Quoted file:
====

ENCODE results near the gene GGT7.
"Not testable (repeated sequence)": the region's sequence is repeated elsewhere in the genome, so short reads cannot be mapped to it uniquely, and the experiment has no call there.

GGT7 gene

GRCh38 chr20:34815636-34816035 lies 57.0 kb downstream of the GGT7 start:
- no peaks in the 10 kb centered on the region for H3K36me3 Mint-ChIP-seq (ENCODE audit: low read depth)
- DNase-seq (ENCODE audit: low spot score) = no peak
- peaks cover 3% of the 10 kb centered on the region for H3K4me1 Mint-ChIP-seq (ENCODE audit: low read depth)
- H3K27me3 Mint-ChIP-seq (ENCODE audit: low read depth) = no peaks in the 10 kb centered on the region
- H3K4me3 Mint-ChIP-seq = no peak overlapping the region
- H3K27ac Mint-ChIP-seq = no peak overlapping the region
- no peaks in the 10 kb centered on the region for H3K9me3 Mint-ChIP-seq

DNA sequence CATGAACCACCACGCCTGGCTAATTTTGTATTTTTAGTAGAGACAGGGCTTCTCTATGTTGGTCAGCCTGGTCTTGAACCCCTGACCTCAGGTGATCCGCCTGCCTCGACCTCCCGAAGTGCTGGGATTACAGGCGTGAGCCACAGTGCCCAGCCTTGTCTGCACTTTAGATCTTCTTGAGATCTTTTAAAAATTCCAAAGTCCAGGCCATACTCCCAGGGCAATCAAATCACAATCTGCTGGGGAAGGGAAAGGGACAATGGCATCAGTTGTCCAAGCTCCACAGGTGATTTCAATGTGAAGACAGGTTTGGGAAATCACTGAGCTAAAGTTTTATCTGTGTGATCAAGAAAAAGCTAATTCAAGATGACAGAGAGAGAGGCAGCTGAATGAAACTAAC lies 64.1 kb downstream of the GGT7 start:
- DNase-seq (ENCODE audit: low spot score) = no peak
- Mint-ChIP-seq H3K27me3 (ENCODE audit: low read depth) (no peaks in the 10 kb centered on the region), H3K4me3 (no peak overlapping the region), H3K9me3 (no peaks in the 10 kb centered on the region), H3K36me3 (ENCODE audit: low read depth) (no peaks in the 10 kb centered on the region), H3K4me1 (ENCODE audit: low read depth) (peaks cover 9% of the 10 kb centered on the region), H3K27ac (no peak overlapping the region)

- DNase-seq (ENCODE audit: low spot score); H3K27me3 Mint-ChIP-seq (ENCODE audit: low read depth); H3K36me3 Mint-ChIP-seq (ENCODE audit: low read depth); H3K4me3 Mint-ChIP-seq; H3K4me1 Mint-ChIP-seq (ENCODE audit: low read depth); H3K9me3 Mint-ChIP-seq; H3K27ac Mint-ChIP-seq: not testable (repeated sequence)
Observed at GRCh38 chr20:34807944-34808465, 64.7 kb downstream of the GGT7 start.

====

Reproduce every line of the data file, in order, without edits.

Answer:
ENCODE results near the gene GGT7.
"Not testable (repeated sequence)": the region's sequence is repeated elsewhere in the genome, so short reads cannot be mapped to it uniquely, and the experiment has no call there.

GGT7 gene

GRCh38 chr20:34815636-34816035 lies 57.0 kb downstream of the GGT7 start:
- no peaks in the 10 kb centered on the region for H3K36me3 Mint-ChIP-seq (ENCODE audit: low read depth)
- DNase-seq (ENCODE audit: low spot score) = no peak
- peaks cover 3% of the 10 kb centered on the region for H3K4me1 Mint-ChIP-seq (ENCODE audit: low read depth)
- H3K27me3 Mint-ChIP-seq (ENCODE audit: low read depth) = no peaks in the 10 kb centered on the region
- H3K4me3 Mint-ChIP-seq = no peak overlapping the region
- H3K27ac Mint-ChIP-seq = no peak overlapping the region
- no peaks in the 10 kb centered on the region for H3K9me3 Mint-ChIP-seq

DNA sequence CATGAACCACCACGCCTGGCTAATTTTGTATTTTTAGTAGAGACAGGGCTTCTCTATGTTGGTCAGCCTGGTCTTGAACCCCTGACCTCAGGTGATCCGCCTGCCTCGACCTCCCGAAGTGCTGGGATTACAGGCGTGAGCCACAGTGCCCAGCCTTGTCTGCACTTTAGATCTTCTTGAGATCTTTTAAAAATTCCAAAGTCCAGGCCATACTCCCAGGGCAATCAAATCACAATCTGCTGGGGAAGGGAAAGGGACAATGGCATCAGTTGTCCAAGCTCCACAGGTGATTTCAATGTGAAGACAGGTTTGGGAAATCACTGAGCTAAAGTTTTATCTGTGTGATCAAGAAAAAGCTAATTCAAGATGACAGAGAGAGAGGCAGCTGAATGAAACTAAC lies 64.1 kb downstream of the GGT7 start:
- DNase-seq (ENCODE audit: low spot score) = no peak
- Mint-ChIP-seq H3K27me3 (ENCODE audit: low read depth) (no peaks in the 10 kb centered on the region), H3K4me3 (no peak overlapping the region), H3K9me3 (no peaks in the 10 kb centered on the region), H3K36me3 (ENCODE audit: low read depth) (no peaks in the 10 kb centered on the region), H3K4me1 (ENCODE audit: low read depth) (peaks cover 9% of the 10 kb centered on the region), H3K27ac (no peak overlapping the region)

- DNase-seq (ENCODE audit: low spot score); H3K27me3 Mint-ChIP-seq (ENCODE audit: low read depth); H3K36me3 Mint-ChIP-seq (ENCODE audit: low read depth); H3K4me3 Mint-ChIP-seq; H3K4me1 Mint-ChIP-seq (ENCODE audit: low read depth); H3K9me3 Mint-ChIP-seq; H3K27ac Mint-ChIP-seq: not testable (repeated sequence)
Observed at GRCh38 chr20:34807944-34808465, 64.7 kb downstream of the GGT7 start.